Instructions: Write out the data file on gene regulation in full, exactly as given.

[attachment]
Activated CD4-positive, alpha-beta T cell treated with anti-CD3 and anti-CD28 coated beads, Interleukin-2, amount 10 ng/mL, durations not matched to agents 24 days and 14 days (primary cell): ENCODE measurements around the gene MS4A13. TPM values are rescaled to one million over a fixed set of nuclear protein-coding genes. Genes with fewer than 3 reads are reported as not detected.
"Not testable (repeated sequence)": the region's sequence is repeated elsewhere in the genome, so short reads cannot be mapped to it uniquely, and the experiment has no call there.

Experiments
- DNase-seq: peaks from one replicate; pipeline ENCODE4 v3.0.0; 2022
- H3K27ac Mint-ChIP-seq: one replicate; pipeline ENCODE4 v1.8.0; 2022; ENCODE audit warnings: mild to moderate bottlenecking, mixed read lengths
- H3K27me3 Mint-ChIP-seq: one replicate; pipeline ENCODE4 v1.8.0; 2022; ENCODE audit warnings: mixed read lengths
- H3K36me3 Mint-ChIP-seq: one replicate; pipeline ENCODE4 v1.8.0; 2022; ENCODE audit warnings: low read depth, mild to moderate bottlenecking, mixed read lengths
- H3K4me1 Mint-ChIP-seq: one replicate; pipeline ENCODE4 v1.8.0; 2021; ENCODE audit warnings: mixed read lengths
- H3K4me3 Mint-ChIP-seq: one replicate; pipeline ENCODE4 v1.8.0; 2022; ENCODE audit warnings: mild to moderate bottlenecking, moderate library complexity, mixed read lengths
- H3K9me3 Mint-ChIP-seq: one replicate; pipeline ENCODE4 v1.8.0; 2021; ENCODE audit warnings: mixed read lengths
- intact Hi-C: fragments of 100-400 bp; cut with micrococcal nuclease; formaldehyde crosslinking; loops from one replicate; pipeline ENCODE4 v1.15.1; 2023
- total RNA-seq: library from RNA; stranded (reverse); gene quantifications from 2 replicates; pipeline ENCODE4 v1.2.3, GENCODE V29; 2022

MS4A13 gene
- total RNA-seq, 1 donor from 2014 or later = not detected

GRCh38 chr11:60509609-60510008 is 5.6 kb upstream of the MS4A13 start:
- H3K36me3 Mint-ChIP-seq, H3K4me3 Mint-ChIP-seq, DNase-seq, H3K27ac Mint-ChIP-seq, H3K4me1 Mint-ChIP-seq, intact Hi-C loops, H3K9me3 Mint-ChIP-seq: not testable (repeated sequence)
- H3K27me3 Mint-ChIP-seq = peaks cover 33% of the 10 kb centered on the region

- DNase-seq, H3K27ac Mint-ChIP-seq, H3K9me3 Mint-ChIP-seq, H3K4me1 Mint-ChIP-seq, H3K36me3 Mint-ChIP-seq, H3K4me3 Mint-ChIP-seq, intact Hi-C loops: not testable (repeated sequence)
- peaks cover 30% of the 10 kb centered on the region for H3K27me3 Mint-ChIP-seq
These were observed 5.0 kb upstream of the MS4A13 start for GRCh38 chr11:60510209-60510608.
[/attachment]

Activated CD4-positive, alpha-beta T cell treated with anti-CD3 and anti-CD28 coated beads, Interleukin-2, amount 10 ng/mL, durations not matched to agents 24 days and 14 days (primary cell): ENCODE measurements around the gene MS4A13. TPM values are rescaled to one million over a fixed set of nuclear protein-coding genes. Genes with fewer than 3 reads are reported as not detected.
"Not testable (repeated sequence)": the region's sequence is repeated elsewhere in the genome, so short reads cannot be mapped to it uniquely, and the experiment has no call there.

Experiments
- DNase-seq: peaks from one replicate; pipeline ENCODE4 v3.0.0; 2022
- H3K27ac Mint-ChIP-seq: one replicate; pipeline ENCODE4 v1.8.0; 2022; ENCODE audit warnings: mild to moderate bottlenecking, mixed read lengths
- H3K27me3 Mint-ChIP-seq: one replicate; pipeline ENCODE4 v1.8.0; 2022; ENCODE audit warnings: mixed read lengths
- H3K36me3 Mint-ChIP-seq: one replicate; pipeline ENCODE4 v1.8.0; 2022; ENCODE audit warnings: low read depth, mild to moderate bottlenecking, mixed read lengths
- H3K4me1 Mint-ChIP-seq: one replicate; pipeline ENCODE4 v1.8.0; 2021; ENCODE audit warnings: mixed read lengths
- H3K4me3 Mint-ChIP-seq: one replicate; pipeline ENCODE4 v1.8.0; 2022; ENCODE audit warnings: mild to moderate bottlenecking, moderate library complexity, mixed read lengths
- H3K9me3 Mint-ChIP-seq: one replicate; pipeline ENCODE4 v1.8.0; 2021; ENCODE audit warnings: mixed read lengths
- intact Hi-C: fragments of 100-400 bp; cut with micrococcal nuclease; formaldehyde crosslinking; loops from one replicate; pipeline ENCODE4 v1.15.1; 2023
- total RNA-seq: library from RNA; stranded (reverse); gene quantifications from 2 replicates; pipeline ENCODE4 v1.2.3, GENCODE V29; 2022

MS4A13 gene
- total RNA-seq, 1 donor from 2014 or later = not detected

GRCh38 chr11:60509609-60510008 is 5.6 kb upstream of the MS4A13 start:
- H3K36me3 Mint-ChIP-seq, H3K4me3 Mint-ChIP-seq, DNase-seq, H3K27ac Mint-ChIP-seq, H3K4me1 Mint-ChIP-seq, intact Hi-C loops, H3K9me3 Mint-ChIP-seq: not testable (repeated sequence)
- H3K27me3 Mint-ChIP-seq = peaks cover 33% of the 10 kb centered on the region

- DNase-seq, H3K27ac Mint-ChIP-seq, H3K9me3 Mint-ChIP-seq, H3K4me1 Mint-ChIP-seq, H3K36me3 Mint-ChIP-seq, H3K4me3 Mint-ChIP-seq, intact Hi-C loops: not testable (repeated sequence)
- peaks cover 30% of the 10 kb centered on the region for H3K27me3 Mint-ChIP-seq
These were observed 5.0 kb upstream of the MS4A13 start for GRCh38 chr11:60510209-60510608.